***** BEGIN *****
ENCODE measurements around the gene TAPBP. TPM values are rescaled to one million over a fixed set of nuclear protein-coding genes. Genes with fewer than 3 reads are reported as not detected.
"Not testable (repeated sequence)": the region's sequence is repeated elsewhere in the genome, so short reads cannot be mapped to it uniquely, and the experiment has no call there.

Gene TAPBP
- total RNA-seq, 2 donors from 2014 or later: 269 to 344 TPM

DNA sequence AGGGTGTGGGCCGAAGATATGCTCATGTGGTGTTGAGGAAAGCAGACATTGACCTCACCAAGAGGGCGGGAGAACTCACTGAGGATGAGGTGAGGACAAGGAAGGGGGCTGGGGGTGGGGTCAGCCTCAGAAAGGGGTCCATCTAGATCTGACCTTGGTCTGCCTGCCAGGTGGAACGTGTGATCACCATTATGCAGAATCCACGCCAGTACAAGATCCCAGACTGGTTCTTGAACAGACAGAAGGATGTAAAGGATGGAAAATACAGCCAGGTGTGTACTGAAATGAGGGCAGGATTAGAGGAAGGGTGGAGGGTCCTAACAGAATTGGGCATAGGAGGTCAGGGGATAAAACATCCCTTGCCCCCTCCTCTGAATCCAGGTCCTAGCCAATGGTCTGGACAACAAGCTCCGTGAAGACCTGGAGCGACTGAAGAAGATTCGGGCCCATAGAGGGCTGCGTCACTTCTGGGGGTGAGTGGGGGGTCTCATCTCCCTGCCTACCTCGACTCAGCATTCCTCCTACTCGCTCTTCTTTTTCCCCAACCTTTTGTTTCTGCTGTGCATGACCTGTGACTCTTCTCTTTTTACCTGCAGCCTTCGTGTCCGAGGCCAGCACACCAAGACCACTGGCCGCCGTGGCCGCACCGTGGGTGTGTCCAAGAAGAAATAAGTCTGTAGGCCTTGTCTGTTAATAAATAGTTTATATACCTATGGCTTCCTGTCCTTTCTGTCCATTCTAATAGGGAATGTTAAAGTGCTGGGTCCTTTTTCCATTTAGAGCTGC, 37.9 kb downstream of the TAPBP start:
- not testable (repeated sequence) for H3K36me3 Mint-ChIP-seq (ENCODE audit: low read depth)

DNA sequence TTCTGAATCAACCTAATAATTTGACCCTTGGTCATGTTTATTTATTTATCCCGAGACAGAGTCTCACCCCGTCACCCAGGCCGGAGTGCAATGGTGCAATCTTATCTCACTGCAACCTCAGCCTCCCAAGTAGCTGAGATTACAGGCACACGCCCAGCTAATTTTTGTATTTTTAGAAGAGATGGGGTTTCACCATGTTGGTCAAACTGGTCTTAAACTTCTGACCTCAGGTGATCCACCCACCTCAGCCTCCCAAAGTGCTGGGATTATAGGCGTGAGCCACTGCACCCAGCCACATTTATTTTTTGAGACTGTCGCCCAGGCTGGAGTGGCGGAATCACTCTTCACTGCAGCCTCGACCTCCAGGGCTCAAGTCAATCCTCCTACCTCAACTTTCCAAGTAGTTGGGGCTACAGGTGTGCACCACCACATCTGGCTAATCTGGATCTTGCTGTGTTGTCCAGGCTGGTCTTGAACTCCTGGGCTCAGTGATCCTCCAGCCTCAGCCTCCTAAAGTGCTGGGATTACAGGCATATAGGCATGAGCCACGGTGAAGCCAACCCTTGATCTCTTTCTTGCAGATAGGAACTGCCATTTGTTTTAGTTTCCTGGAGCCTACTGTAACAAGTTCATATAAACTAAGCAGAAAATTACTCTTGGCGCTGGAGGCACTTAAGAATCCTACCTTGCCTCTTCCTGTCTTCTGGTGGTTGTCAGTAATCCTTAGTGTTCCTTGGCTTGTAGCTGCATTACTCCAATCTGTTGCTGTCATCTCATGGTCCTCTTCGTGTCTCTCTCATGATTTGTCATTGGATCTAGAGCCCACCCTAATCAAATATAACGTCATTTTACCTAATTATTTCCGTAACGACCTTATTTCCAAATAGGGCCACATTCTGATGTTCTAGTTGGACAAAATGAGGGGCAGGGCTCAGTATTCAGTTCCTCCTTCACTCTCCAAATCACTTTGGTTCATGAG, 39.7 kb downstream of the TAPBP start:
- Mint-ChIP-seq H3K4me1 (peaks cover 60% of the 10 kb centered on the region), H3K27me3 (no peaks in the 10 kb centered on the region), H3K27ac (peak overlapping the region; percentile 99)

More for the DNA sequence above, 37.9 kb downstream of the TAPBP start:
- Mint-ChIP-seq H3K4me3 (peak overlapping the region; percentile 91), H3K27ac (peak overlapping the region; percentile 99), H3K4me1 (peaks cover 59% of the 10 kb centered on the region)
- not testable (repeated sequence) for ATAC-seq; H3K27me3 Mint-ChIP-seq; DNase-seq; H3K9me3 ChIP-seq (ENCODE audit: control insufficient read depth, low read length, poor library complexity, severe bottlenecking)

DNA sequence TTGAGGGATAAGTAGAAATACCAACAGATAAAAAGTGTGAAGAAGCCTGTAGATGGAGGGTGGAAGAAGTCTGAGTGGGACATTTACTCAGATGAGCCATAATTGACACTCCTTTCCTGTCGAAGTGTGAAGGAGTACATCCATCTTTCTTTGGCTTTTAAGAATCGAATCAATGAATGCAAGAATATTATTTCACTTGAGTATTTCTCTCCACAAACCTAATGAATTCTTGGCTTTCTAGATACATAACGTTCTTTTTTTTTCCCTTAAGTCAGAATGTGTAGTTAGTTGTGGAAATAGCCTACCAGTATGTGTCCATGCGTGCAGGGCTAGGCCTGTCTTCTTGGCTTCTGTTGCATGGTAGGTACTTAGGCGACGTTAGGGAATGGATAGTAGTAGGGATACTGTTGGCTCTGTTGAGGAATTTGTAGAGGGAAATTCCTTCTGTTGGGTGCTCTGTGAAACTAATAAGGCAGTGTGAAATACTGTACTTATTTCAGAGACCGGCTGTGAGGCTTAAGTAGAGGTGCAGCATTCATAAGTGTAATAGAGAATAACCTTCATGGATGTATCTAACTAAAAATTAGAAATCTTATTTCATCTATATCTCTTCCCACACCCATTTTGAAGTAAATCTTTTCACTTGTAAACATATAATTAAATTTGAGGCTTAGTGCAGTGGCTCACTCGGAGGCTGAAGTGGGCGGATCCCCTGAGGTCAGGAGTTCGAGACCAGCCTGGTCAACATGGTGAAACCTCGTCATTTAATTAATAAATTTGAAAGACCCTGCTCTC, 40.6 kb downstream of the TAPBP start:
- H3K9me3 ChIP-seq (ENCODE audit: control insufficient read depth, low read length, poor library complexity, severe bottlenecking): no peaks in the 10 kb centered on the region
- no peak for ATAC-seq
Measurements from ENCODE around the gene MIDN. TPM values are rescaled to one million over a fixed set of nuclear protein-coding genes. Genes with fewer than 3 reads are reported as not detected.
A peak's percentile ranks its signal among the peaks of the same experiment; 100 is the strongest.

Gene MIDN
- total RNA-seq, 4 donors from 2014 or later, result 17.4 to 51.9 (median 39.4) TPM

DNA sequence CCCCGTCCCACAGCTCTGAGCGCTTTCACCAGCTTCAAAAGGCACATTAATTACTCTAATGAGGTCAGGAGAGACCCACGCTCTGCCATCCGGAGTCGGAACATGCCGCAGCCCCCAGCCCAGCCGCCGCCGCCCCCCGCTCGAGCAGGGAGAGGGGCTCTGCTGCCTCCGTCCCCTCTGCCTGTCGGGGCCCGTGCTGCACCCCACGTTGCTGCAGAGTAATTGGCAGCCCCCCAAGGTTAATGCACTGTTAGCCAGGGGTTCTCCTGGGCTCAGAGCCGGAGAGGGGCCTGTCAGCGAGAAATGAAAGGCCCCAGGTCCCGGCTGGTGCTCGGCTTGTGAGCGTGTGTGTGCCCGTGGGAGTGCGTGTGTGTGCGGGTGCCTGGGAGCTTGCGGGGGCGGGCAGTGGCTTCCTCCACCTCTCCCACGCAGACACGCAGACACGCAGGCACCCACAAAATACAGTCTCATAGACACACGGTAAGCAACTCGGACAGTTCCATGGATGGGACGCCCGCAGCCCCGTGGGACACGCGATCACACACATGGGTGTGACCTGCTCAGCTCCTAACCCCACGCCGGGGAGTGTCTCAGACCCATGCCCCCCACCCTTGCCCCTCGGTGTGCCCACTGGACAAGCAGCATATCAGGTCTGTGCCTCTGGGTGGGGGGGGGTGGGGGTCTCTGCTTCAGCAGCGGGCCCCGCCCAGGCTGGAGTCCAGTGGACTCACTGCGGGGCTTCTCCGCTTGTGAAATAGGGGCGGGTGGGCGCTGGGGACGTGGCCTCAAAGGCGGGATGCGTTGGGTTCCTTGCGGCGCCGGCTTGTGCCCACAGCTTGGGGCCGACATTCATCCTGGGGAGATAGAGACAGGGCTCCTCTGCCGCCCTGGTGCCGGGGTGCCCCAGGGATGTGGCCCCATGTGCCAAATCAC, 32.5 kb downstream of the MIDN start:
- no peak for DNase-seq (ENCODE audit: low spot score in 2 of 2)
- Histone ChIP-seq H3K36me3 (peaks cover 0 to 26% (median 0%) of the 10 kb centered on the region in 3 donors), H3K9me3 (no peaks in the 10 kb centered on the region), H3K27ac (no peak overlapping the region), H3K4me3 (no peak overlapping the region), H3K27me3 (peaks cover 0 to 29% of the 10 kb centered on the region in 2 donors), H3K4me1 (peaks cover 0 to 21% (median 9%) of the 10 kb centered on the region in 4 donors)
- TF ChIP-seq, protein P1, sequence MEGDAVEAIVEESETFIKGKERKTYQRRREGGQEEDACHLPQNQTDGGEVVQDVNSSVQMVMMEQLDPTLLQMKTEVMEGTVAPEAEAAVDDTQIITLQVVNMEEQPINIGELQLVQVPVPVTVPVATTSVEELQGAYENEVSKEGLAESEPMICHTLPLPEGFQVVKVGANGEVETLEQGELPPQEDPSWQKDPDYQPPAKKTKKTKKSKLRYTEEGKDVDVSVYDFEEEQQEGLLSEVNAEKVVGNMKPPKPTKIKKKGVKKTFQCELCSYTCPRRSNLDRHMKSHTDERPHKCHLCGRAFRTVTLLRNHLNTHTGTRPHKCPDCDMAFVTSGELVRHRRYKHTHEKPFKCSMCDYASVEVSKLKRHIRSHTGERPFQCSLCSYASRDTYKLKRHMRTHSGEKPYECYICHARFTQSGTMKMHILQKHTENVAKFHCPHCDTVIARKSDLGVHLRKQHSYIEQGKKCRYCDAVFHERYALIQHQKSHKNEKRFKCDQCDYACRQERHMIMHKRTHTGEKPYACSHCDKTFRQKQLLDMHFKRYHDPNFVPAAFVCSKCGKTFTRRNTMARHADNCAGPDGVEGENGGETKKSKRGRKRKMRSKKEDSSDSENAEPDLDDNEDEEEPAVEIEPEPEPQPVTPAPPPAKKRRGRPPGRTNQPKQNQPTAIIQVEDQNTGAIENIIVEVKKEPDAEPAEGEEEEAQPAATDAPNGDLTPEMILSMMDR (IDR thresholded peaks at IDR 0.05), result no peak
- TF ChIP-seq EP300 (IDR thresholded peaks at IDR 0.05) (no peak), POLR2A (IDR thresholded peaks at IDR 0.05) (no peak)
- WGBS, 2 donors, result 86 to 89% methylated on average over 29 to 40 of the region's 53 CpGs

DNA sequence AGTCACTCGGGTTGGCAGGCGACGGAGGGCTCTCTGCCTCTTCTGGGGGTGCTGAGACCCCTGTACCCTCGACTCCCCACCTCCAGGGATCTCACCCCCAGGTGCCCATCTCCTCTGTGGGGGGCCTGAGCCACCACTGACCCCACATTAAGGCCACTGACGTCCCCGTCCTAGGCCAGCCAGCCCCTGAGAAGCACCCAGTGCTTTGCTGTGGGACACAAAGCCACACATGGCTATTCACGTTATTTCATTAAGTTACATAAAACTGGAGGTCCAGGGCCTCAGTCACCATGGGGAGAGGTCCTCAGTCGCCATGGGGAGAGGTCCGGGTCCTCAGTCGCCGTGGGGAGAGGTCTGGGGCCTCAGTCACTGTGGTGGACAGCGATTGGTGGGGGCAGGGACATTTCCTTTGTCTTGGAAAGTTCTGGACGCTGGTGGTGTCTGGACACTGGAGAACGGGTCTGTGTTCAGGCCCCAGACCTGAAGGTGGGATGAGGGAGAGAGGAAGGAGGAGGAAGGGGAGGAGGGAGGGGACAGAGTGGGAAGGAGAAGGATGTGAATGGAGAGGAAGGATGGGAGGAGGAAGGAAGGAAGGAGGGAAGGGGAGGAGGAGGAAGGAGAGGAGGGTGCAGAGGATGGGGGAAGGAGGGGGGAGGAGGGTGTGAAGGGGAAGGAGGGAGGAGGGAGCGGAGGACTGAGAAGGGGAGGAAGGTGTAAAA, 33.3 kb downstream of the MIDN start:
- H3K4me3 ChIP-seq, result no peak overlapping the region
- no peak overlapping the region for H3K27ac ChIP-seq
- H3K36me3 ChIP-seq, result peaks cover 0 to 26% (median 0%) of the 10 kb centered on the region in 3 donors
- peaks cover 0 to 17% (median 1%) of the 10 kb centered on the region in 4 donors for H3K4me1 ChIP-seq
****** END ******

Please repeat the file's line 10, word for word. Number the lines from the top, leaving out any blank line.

- Mint-ChIP-seq H3K4me3 (peak overlapping the region; percentile 91), H3K27ac (peak overlapping the region; percentile 99), H3K4me1 (peaks cover 59% of the 10 kb centered on the region)